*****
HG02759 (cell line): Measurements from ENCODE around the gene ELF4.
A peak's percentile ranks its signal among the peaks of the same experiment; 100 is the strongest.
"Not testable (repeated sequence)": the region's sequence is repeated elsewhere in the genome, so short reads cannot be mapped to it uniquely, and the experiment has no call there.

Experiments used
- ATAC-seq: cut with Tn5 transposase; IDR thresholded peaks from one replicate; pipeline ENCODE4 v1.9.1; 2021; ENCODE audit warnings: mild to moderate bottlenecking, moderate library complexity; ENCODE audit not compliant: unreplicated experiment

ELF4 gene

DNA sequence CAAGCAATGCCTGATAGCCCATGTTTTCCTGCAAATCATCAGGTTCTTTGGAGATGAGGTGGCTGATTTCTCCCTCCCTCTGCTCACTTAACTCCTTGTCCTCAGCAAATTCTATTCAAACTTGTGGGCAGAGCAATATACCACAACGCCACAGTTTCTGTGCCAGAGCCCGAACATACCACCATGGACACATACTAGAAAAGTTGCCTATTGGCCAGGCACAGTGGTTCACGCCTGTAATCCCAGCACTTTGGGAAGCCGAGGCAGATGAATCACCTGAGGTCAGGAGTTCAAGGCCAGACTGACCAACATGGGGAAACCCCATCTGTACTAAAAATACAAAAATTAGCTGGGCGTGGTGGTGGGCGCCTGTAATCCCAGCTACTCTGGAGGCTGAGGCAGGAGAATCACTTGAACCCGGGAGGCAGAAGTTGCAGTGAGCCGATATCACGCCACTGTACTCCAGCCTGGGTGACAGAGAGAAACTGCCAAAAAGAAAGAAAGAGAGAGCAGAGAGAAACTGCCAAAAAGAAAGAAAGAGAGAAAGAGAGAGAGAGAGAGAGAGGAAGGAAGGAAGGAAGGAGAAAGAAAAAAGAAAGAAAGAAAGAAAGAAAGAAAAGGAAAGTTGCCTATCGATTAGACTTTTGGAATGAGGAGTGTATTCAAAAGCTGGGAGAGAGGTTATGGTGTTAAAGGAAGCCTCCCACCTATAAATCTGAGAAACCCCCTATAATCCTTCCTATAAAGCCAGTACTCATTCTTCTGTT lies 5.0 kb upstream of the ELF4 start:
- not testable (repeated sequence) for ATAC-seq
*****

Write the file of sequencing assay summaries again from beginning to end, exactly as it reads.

HG02759 (cell line): Measurements from ENCODE around the gene ELF4.
A peak's percentile ranks its signal among the peaks of the same experiment; 100 is the strongest.
"Not testable (repeated sequence)": the region's sequence is repeated elsewhere in the genome, so short reads cannot be mapped to it uniquely, and the experiment has no call there.

Experiments used
- ATAC-seq: cut with Tn5 transposase; IDR thresholded peaks from one replicate; pipeline ENCODE4 v1.9.1; 2021; ENCODE audit warnings: mild to moderate bottlenecking, moderate library complexity; ENCODE audit not compliant: unreplicated experiment

ELF4 gene

DNA sequence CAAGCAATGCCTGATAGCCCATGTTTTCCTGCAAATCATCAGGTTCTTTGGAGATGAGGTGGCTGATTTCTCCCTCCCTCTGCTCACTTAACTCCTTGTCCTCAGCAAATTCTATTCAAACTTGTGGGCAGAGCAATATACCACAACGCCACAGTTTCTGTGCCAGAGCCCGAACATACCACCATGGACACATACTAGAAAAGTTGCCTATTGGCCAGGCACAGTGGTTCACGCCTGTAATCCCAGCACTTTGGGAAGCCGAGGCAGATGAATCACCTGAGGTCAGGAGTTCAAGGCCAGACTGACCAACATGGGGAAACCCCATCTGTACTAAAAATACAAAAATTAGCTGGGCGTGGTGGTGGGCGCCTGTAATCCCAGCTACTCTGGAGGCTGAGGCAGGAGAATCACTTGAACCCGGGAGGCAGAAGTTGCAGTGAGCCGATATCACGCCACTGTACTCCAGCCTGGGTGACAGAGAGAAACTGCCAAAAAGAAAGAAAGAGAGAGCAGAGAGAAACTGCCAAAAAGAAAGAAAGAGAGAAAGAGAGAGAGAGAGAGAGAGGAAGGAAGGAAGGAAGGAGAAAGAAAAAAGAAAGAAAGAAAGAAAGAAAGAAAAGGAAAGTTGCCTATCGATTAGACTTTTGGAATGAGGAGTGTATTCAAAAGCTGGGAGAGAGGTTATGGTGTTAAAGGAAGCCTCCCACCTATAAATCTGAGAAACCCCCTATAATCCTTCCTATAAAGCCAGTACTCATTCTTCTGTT lies 5.0 kb upstream of the ELF4 start:
- not testable (repeated sequence) for ATAC-seq